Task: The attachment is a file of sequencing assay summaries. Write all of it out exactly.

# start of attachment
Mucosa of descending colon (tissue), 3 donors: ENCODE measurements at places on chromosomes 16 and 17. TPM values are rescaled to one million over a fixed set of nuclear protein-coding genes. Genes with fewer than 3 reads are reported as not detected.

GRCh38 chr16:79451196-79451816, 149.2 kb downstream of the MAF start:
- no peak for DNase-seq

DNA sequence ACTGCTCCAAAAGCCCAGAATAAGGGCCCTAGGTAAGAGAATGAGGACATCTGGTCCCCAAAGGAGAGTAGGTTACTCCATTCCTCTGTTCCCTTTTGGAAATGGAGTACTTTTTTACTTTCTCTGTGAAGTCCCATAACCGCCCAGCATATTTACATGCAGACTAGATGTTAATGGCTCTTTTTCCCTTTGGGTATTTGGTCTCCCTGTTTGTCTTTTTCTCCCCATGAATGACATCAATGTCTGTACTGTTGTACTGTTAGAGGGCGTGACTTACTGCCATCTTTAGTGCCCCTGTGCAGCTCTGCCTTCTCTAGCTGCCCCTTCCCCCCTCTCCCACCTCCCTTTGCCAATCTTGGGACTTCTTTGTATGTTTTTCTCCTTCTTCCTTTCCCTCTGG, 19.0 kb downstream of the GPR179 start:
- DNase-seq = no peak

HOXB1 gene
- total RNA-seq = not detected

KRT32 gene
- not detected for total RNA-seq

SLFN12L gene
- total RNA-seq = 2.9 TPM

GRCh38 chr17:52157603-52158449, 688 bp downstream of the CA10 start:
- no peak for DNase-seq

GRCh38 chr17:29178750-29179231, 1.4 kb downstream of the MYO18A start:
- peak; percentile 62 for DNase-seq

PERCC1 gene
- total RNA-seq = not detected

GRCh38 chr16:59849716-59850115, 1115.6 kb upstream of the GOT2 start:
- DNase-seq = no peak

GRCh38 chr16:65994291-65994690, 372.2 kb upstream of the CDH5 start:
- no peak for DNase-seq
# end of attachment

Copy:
Mucosa of descending colon (tissue), 3 donors: ENCODE measurements at places on chromosomes 16 and 17. TPM values are rescaled to one million over a fixed set of nuclear protein-coding genes. Genes with fewer than 3 reads are reported as not detected.

GRCh38 chr16:79451196-79451816, 149.2 kb downstream of the MAF start:
- no peak for DNase-seq

DNA sequence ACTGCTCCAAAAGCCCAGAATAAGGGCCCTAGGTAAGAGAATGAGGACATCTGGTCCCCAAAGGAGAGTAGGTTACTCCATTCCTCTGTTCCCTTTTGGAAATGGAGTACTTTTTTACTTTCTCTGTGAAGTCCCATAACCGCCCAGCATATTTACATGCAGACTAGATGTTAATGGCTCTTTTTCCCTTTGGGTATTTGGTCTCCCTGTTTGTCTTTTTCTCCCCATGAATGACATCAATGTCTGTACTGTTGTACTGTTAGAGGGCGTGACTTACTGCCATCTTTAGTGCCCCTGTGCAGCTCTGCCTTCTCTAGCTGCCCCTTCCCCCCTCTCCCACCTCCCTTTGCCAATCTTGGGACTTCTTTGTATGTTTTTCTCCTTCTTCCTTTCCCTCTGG, 19.0 kb downstream of the GPR179 start:
- DNase-seq = no peak

HOXB1 gene
- total RNA-seq = not detected

KRT32 gene
- not detected for total RNA-seq

SLFN12L gene
- total RNA-seq = 2.9 TPM

GRCh38 chr17:52157603-52158449, 688 bp downstream of the CA10 start:
- no peak for DNase-seq

GRCh38 chr17:29178750-29179231, 1.4 kb downstream of the MYO18A start:
- peak; percentile 62 for DNase-seq

PERCC1 gene
- total RNA-seq = not detected

GRCh38 chr16:59849716-59850115, 1115.6 kb upstream of the GOT2 start:
- DNase-seq = no peak

GRCh38 chr16:65994291-65994690, 372.2 kb upstream of the CDH5 start:
- no peak for DNase-seq